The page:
I take no pleasure in the death of the wicked man, says the Lord,
but rather in his conversion, that he may live. ~ Ezekiel 33: 11
After Jesus called me to the Lenten fast of consoling, I happened upon an account by a cancer survivor, detailing not just her struggles with the disease, but also the hurt and unnecessary pain caused by medical professionals through their lack of empathy, lack of compassion and absence of professional thoroughness in helping this woman navigate the debilitating darkness that is cancer.
It reminded me of something I had experienced in the past with regards to cancer (I did not have cancer; it was something else). Reading that poor woman’s story this morning brought back the memory of that sudden, piercing aloneness when you’ve just received the diagnosis – made worse upon realizing that no one really cared. No one cared much about your emotions, your shock, about your fears of what lay ahead. They didn’t care that you were sitting there, blank, yet scrambling for questions… and answers. It mattered nothing to them that you were in shock, that your life had ground to a halt – and that it was simple charity to be sensitive to the patient’s place at that point in time – by refraining from joking with colleagues, talking about plans after work – until I got some grip on what I had just heard.
I didn’t care if it was the kind of news that they delivered to patients hundreds of times before; it was my first time hearing it and I deserved much better than what I got from the doctor leaning away to crack a joke with another doctor. I deserved way much more than a condescending look and a careless answer when I asked my first question about treatment options.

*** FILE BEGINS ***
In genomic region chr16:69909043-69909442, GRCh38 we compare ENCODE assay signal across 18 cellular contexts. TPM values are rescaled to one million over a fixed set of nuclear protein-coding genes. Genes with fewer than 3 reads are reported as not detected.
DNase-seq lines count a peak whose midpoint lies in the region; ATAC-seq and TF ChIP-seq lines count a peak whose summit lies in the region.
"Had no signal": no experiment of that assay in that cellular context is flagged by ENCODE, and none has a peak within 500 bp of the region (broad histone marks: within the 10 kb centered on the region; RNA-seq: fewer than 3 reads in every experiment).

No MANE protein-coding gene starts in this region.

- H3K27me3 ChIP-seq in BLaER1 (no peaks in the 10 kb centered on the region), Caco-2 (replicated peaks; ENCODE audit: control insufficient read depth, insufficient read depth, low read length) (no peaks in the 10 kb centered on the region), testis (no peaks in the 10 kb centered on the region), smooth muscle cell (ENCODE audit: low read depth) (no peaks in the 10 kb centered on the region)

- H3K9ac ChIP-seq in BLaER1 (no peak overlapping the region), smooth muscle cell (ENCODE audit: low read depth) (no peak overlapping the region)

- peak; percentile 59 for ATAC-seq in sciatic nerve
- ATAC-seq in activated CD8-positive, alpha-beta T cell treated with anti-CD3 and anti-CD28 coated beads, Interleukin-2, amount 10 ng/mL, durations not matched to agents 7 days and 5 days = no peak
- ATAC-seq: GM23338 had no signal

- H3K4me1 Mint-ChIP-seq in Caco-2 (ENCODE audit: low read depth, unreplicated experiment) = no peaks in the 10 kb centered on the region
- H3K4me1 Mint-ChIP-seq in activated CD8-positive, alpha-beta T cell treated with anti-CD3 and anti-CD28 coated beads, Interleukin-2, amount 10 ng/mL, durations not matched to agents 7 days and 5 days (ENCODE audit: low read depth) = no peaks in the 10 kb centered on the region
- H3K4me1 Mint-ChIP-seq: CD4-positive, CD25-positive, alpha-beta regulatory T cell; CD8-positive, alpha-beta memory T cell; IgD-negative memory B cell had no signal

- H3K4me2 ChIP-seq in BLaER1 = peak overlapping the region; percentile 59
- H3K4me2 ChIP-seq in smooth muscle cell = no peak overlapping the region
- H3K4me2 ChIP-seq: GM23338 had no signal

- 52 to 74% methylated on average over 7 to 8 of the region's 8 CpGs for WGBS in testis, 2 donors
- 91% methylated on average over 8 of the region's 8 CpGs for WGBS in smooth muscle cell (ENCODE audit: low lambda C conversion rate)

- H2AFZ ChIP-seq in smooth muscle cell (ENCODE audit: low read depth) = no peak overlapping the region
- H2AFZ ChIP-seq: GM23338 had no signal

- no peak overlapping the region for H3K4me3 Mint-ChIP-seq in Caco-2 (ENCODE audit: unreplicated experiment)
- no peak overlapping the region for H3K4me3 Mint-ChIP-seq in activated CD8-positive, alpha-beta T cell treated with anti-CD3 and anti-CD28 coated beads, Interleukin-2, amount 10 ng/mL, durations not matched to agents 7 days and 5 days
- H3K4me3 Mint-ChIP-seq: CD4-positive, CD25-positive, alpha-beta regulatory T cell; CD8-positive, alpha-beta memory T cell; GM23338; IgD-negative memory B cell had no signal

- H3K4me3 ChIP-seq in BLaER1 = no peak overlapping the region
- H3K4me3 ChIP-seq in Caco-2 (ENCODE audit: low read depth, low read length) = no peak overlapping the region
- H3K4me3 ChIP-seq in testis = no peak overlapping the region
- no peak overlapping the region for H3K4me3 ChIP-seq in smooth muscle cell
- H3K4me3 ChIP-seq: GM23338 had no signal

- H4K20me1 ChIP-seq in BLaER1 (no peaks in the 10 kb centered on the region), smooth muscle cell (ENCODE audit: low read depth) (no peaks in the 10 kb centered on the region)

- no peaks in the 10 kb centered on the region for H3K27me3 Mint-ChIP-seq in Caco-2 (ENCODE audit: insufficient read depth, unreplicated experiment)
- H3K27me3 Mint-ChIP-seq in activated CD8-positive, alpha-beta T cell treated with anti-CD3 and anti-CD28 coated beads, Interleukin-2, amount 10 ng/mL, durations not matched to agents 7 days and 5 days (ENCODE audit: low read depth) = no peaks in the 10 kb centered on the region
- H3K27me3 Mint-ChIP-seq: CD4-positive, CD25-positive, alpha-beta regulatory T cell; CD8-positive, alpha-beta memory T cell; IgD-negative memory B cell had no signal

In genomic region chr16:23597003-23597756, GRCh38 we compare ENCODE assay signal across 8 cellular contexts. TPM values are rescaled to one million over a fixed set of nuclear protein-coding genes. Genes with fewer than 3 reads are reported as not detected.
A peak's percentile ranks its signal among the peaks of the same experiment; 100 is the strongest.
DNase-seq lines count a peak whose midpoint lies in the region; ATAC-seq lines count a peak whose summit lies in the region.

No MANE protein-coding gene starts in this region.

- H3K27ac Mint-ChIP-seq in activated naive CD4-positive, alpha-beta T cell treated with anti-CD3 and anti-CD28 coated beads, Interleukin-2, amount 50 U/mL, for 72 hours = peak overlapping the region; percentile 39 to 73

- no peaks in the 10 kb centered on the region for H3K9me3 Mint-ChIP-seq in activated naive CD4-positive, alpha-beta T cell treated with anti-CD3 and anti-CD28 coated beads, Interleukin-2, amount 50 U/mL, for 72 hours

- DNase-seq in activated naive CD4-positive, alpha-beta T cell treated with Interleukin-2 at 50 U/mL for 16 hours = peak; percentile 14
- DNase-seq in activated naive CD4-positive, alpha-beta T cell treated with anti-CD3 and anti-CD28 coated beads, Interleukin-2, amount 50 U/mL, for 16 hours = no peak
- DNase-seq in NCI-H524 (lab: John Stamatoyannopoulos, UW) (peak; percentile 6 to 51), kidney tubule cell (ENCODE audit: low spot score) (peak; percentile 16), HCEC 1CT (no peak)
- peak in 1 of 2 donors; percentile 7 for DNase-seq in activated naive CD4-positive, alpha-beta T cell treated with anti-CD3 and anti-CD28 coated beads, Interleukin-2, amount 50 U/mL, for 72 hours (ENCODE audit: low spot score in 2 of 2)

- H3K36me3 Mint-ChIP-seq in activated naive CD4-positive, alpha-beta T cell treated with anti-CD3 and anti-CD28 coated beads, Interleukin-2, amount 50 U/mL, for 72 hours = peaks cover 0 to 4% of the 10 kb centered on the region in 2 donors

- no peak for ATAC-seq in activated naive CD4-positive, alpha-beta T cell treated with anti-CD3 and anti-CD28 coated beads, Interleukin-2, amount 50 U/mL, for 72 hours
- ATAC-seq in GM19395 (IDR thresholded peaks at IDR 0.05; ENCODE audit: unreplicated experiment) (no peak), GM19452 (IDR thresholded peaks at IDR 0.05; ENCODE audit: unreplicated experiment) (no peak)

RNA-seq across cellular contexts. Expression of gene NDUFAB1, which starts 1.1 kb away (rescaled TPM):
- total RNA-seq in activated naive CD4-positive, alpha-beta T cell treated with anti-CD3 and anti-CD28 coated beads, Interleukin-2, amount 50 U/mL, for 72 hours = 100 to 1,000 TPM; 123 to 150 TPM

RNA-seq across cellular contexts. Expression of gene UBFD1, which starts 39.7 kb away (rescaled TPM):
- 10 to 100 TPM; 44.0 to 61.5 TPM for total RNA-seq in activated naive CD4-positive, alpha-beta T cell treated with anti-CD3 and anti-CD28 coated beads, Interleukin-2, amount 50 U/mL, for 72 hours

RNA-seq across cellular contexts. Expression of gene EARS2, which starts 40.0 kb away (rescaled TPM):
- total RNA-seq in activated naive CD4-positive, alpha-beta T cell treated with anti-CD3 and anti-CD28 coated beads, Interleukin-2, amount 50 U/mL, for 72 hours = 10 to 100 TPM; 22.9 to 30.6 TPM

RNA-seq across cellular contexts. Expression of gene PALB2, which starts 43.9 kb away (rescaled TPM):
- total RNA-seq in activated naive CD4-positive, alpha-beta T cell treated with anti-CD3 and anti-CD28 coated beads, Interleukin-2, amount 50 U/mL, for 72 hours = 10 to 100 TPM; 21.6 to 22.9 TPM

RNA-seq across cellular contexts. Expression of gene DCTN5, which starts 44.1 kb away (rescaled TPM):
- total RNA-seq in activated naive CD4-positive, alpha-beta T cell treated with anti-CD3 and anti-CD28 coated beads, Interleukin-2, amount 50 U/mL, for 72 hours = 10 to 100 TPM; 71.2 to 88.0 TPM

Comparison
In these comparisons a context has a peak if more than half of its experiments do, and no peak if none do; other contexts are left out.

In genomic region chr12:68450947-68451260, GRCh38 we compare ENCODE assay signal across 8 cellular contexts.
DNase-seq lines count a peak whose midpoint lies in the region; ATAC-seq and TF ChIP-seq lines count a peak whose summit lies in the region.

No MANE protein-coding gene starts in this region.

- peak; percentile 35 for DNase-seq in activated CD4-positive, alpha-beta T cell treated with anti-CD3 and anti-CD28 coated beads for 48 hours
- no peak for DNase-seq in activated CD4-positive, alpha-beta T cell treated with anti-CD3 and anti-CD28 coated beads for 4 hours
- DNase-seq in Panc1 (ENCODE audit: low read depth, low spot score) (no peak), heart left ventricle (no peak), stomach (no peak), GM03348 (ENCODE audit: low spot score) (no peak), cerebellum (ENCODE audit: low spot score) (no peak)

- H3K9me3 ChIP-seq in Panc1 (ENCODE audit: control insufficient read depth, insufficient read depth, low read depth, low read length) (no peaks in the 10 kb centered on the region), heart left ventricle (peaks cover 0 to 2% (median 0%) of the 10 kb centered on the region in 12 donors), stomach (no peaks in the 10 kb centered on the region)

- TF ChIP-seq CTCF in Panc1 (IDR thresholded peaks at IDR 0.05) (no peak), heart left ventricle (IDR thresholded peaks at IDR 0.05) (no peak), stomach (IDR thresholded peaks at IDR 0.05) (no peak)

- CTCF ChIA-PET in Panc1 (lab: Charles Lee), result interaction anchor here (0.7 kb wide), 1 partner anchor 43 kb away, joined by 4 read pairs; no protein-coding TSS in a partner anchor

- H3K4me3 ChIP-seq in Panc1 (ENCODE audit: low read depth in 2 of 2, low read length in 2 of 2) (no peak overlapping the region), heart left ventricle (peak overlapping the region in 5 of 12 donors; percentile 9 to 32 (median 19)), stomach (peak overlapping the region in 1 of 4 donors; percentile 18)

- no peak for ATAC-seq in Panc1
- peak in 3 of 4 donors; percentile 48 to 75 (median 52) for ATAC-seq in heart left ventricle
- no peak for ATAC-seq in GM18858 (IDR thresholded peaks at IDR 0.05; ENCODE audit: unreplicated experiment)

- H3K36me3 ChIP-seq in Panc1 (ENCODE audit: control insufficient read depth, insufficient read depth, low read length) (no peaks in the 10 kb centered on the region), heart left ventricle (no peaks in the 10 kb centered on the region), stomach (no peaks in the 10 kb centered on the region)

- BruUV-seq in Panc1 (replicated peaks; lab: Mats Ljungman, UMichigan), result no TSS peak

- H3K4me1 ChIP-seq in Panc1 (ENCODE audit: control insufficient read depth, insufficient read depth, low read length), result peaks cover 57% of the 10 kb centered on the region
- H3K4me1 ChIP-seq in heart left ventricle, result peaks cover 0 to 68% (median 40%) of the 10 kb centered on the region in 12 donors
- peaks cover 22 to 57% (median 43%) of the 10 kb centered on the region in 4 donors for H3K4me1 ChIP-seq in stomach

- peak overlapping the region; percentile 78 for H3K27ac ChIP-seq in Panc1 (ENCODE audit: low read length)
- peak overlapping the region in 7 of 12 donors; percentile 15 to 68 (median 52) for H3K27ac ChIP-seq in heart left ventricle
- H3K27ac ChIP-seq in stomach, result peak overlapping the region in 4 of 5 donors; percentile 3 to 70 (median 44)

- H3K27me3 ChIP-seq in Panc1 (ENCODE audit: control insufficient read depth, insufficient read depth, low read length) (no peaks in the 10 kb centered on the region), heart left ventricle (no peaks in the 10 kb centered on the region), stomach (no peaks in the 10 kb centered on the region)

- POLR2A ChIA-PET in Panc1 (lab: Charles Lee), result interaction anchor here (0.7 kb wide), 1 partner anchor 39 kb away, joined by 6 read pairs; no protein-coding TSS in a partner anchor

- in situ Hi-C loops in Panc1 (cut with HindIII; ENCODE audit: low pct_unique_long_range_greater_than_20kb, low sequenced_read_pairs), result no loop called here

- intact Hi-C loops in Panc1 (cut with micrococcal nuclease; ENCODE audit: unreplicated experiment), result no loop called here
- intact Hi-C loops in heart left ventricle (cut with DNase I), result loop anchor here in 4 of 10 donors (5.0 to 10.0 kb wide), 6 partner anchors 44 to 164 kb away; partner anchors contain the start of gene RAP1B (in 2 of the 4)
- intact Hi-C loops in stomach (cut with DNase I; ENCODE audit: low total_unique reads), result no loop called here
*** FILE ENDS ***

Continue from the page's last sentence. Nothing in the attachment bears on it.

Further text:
I had every right to concern and compassion that I didn’t get from those medical specialists. In that moment of my suffering, they were not healers. Their attitude was oppressive because it further compounded a Cross I barely even knew how to lift.
My experience only lasted a few excruciating hours. But how many men, women and children, face this sentence in reality each day, alone and isolated in their fears because hostile onlookers want no part in their pain?
So, today, I begin my fast for the oppressed as well as for the oppressors. Both are found everywhere, not just in hospitals and in doctors’ rooms. Some are in our places of work. Some are in our own homes. Not all are obvious, out in the open. Although it is far easier on me to cast those callous hearts aside and focus only on those in pain, I sense God is calling me to fast for the conversion of oppressors as well.
Knowing that I might just choose to focus my consoling on those suffering oppression, God gave me a sign right in front of my eyes. Returning from Mass, for close to 30 minutes on dark roads, God placed my superior’s car in front of us. Due to the heavy traffic, we had no choice but to trail this man cruel to so many for so long. 30 minutes was enough time to pretend not to see, make excuses and then to concede defeat to God and say, Ok, yes, I will console You for this man too.
Because just as I seek life, God wants oppressor hearts to be converted – that they too may live.